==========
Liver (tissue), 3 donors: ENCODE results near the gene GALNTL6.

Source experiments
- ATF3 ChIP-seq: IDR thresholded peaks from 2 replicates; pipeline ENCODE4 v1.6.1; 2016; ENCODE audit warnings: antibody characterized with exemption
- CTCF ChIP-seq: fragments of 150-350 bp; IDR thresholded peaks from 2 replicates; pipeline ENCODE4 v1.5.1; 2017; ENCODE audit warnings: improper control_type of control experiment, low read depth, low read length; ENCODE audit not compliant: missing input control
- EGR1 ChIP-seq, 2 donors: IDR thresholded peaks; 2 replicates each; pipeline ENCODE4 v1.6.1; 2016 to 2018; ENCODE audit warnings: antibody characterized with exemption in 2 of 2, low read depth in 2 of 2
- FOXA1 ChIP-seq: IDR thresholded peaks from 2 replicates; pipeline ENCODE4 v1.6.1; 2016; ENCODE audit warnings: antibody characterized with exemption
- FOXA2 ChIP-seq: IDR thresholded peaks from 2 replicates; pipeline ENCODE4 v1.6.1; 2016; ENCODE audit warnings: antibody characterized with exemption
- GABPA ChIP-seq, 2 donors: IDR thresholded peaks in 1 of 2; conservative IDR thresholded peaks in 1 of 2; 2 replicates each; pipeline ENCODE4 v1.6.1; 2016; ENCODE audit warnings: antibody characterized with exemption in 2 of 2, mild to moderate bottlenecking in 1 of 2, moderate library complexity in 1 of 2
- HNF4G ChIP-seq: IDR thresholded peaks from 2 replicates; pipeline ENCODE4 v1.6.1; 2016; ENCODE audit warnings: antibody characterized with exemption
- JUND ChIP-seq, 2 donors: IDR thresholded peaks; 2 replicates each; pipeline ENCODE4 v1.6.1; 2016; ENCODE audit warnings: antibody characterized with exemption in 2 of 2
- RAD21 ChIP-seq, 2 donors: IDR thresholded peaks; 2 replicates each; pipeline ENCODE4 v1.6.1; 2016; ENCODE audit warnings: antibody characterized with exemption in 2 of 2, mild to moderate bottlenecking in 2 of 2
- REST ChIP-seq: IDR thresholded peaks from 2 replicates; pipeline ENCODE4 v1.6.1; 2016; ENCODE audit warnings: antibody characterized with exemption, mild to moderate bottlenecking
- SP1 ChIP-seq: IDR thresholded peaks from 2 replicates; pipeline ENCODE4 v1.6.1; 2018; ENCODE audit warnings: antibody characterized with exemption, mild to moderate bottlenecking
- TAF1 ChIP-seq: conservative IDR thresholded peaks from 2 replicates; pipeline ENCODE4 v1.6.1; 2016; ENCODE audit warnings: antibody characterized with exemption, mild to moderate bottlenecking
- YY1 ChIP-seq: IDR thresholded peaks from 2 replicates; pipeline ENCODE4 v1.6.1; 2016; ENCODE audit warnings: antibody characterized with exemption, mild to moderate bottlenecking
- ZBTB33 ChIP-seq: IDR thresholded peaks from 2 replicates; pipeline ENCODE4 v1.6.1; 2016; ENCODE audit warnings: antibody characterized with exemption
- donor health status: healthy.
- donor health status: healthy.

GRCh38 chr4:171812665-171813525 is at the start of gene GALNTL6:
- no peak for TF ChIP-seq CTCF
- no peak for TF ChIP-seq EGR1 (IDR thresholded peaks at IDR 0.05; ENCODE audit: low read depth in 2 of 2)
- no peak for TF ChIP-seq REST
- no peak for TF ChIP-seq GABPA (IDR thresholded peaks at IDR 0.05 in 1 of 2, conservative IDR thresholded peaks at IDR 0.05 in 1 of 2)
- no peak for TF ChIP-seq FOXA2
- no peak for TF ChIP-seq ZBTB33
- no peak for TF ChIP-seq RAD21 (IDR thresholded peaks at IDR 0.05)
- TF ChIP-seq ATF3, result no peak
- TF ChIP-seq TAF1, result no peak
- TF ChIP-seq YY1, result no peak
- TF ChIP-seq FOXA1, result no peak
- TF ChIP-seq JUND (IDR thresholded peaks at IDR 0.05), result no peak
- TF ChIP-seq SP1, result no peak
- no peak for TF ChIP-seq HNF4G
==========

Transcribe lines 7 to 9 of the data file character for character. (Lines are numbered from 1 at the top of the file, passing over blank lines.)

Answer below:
- FOXA2 ChIP-seq: IDR thresholded peaks from 2 replicates; pipeline ENCODE4 v1.6.1; 2016; ENCODE audit warnings: antibody characterized with exemption
- GABPA ChIP-seq, 2 donors: IDR thresholded peaks in 1 of 2; conservative IDR thresholded peaks in 1 of 2; 2 replicates each; pipeline ENCODE4 v1.6.1; 2016; ENCODE audit warnings: antibody characterized with exemption in 2 of 2, mild to moderate bottlenecking in 1 of 2, moderate library complexity in 1 of 2
- HNF4G ChIP-seq: IDR thresholded peaks from 2 replicates; pipeline ENCODE4 v1.6.1; 2016; ENCODE audit warnings: antibody characterized with exemption